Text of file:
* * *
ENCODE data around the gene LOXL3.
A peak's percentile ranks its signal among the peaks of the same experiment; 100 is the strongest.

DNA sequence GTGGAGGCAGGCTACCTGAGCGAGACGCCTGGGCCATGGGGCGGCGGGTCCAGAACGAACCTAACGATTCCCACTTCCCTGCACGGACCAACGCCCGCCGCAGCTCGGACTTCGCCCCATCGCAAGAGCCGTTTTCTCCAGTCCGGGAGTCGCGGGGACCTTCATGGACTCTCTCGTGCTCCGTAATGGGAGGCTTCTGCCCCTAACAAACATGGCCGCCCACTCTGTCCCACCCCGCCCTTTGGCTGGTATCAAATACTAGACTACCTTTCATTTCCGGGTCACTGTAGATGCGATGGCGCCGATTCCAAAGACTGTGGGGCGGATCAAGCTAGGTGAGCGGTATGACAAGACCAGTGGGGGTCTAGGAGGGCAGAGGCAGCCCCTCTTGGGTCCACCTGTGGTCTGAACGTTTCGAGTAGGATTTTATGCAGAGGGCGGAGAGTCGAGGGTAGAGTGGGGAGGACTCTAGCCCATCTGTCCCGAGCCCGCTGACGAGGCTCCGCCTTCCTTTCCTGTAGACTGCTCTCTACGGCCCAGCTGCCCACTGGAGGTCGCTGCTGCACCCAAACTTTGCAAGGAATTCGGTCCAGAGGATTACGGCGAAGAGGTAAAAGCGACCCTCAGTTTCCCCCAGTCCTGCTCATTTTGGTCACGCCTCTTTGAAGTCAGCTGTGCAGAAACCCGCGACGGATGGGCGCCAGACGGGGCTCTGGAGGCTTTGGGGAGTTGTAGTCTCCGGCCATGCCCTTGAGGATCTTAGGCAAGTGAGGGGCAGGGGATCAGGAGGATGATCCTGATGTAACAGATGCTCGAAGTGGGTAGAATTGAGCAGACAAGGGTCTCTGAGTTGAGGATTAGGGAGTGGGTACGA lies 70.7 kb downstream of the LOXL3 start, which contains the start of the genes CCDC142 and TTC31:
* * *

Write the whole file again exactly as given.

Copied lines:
ENCODE data around the gene LOXL3.
A peak's percentile ranks its signal among the peaks of the same experiment; 100 is the strongest.

DNA sequence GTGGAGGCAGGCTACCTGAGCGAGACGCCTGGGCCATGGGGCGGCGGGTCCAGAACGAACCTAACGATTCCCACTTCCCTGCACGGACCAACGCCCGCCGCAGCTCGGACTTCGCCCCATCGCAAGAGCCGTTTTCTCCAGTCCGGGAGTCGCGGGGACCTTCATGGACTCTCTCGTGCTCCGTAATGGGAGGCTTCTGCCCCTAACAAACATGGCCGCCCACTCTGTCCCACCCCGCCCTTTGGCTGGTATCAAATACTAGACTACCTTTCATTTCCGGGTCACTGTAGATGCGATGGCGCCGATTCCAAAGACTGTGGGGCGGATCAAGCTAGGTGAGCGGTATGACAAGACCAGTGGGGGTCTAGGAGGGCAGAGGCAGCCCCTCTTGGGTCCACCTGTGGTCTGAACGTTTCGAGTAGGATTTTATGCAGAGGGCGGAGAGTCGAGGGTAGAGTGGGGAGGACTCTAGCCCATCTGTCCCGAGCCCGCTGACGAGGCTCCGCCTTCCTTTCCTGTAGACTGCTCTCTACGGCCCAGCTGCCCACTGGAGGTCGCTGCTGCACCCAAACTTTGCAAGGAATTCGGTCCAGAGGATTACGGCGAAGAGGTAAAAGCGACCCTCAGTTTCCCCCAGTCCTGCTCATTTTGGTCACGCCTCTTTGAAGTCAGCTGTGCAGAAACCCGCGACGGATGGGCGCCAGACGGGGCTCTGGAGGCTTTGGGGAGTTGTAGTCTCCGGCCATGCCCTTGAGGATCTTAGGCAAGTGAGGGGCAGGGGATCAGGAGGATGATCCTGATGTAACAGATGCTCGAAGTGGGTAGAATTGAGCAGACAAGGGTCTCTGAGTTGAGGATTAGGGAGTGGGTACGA lies 70.7 kb downstream of the LOXL3 start, which contains the start of the genes CCDC142 and TTC31: